Recently, I wrote an article about why some pastors will likely resign when the “normal” returns after COVID. Here, I want to look at the other side of this story—pastors who may have been discouraged prior to COVID but are now finding new zeal in their pastorate. Here are some reasons they’re finding renewed hope: […]
Recently, I wrote an article about why some pastors will likely resign when the “normal” returns after COVID. Here, I want to look at the other side of this story—pastors who may have been discouraged prior to COVID but are now finding new zeal in their pastorate. Here are some reasons they’re finding renewed hope:
1. They’ve seen their churches support quick and often dramatic changes. The same folks who previously fought change have recognized the uniqueness of this situation and jumped on board—and their pastors have been both shocked and pleased. Accomplishing change without hearing complaints can lighten any pastor’s heart.
2. Their churches have continued to give sacrificially, even if they’ve had to learn to give electronically. I’ve been surprised by the number of churches that have, in fact, increased their giving during this crisis. I realize that folks may be spending much less on other things while sheltering in place, but they’re still making intentional decisions to support their church well.
3. They’ve spent more time actually connecting with and checking on their members – and they’ve remembered how much they love them. We pastors have the privilege of shepherding some really great people, even if every congregation has at least one knucklehead. Learning to love them again is always good.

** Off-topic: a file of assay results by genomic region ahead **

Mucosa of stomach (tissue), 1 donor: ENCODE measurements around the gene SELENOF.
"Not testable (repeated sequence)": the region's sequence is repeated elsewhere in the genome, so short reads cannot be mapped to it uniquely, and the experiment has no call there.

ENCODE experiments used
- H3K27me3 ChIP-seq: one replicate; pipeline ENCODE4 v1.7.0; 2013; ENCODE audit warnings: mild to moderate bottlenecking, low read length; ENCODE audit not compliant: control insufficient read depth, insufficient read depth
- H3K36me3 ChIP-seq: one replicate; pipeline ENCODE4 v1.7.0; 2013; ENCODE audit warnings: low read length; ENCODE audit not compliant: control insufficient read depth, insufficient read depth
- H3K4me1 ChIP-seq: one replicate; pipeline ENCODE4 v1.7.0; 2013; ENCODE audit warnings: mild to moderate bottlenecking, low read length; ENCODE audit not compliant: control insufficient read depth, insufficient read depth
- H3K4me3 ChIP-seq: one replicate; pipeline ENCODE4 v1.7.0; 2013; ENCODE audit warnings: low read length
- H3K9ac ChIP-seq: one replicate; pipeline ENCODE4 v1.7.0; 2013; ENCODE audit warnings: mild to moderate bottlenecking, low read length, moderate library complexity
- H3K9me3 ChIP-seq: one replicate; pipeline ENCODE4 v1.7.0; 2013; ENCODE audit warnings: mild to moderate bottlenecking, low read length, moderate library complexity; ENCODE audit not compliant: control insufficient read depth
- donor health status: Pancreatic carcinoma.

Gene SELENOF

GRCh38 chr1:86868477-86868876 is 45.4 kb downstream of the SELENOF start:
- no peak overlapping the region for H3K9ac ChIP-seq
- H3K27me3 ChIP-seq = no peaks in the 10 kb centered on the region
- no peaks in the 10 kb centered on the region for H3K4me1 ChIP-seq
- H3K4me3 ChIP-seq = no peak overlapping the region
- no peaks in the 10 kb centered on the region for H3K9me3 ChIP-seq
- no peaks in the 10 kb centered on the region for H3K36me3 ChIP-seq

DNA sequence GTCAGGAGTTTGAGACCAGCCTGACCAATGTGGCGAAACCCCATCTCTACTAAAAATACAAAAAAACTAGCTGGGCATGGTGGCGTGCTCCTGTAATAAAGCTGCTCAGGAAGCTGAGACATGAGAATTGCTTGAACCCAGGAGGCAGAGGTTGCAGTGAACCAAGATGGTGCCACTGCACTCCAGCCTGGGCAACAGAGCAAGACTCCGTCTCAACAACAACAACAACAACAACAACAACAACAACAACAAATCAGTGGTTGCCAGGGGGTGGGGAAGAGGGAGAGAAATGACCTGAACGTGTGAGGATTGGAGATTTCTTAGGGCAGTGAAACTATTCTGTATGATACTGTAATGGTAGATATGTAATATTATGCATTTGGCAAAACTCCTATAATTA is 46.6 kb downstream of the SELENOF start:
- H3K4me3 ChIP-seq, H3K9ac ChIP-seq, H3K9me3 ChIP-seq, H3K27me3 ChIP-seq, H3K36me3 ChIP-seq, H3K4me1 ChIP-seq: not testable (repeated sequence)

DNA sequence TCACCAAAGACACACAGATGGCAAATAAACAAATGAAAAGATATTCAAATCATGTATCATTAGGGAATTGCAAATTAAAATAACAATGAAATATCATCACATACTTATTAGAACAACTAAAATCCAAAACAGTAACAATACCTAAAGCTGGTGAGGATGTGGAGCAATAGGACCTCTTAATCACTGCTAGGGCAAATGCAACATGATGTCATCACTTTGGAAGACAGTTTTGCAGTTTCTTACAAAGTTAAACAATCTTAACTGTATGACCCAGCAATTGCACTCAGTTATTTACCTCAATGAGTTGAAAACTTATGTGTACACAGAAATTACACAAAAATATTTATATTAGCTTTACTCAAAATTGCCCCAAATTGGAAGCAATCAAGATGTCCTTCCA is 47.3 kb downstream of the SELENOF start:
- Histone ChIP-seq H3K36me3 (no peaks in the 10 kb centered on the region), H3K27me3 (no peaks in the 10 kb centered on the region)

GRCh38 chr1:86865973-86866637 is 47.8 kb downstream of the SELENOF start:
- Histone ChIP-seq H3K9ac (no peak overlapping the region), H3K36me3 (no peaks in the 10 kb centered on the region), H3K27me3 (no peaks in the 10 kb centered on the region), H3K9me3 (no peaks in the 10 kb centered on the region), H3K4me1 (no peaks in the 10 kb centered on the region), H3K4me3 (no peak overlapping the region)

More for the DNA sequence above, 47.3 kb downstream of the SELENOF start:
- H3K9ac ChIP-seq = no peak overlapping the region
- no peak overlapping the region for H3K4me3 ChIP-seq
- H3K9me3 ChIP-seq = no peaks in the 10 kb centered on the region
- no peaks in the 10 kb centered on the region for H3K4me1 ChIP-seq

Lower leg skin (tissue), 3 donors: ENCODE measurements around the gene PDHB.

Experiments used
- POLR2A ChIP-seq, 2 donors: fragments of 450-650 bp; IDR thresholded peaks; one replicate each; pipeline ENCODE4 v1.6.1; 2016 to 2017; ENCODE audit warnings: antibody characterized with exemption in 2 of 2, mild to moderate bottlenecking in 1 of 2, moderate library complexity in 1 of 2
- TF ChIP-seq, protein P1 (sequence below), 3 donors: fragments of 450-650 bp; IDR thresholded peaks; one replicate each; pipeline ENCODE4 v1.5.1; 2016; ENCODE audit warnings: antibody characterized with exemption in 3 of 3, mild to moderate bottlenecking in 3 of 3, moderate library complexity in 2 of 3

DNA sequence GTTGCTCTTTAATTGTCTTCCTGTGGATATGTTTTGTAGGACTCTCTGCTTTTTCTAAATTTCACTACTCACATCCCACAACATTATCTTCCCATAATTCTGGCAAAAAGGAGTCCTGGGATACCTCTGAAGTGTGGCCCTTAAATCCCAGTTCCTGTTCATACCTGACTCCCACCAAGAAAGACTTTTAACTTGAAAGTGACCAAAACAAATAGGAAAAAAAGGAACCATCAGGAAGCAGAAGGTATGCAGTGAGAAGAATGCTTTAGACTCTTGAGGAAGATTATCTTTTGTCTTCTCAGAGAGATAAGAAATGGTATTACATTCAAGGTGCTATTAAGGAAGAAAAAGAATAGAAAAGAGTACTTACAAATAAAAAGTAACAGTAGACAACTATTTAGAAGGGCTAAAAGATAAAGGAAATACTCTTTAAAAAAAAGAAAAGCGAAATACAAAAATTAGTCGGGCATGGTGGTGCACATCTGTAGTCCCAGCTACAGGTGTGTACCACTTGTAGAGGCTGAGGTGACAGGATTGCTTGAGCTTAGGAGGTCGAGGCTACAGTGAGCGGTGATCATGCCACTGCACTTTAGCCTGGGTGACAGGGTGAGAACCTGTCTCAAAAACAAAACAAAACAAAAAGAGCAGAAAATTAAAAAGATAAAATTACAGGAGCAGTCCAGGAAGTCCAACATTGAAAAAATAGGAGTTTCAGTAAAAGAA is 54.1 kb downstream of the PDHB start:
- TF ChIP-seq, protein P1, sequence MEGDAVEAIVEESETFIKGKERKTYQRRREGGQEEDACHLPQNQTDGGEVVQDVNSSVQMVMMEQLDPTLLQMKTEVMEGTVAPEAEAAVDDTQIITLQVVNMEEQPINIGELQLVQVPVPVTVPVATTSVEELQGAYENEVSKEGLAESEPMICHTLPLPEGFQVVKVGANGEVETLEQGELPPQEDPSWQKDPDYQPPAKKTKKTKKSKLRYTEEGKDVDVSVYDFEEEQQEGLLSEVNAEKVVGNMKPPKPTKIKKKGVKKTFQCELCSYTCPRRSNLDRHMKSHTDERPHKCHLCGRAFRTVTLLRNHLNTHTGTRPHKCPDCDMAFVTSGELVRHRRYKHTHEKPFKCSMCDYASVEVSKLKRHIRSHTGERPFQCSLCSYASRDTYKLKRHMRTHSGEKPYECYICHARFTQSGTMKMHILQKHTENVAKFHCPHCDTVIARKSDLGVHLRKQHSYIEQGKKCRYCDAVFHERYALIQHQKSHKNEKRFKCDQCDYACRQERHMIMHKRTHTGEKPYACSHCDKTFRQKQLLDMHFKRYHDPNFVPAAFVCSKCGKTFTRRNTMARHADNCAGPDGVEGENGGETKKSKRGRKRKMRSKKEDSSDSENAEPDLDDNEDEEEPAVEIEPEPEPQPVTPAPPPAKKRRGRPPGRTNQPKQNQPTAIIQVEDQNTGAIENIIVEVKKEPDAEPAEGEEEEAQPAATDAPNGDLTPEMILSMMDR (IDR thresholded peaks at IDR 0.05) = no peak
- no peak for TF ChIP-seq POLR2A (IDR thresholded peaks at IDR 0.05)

4. They’ve seen benefits of the internet for reaching neighbors and the nations. Granted, it’s not easy to determine how many people have viewed services, but pastors who were almost forced into digital approaches to church have found those approaches to have value—and they’ve come to be grateful for the opportunities they present.
5. They’ve prayed more intentionally and passionately during the crisis. They’ve needed God’s wisdom in unique ways, and the speed with which changes had to occur drove them to their knees. There, they found peace, strength—and much needed renewal.
6. Their increased time with their family has been a joy. Too many pastors were previously giving little time to their spouse and children—at least, until a pandemic forced them home. Once they got past the immediate turmoil early in the COVID crisis, however, they’ve gained a renewed appreciation and love for their family. It’s been fun hanging out with them.
7. They’ve had more interaction with other pastors. During COVID, I’ve had many opportunities to equip and pray with groups of pastors via Zoom. In many cases, these pastors had spent very little time in fellowship and prayer prior to this crisis; some, though, have now developed strong supportive relationships with each other.
8. They’ve counted the blessings of still having a ministry job. They were concerned their position—or even their church itself—would not survive today’s stressors, but their church has rallied around them, assured them of their support, and even flourished a bit. As a result, the pastor has renewed vision for tomorrow.
What would you add to this list?
This article originally appeared on ChuckLawless.com and is reposted here by permission.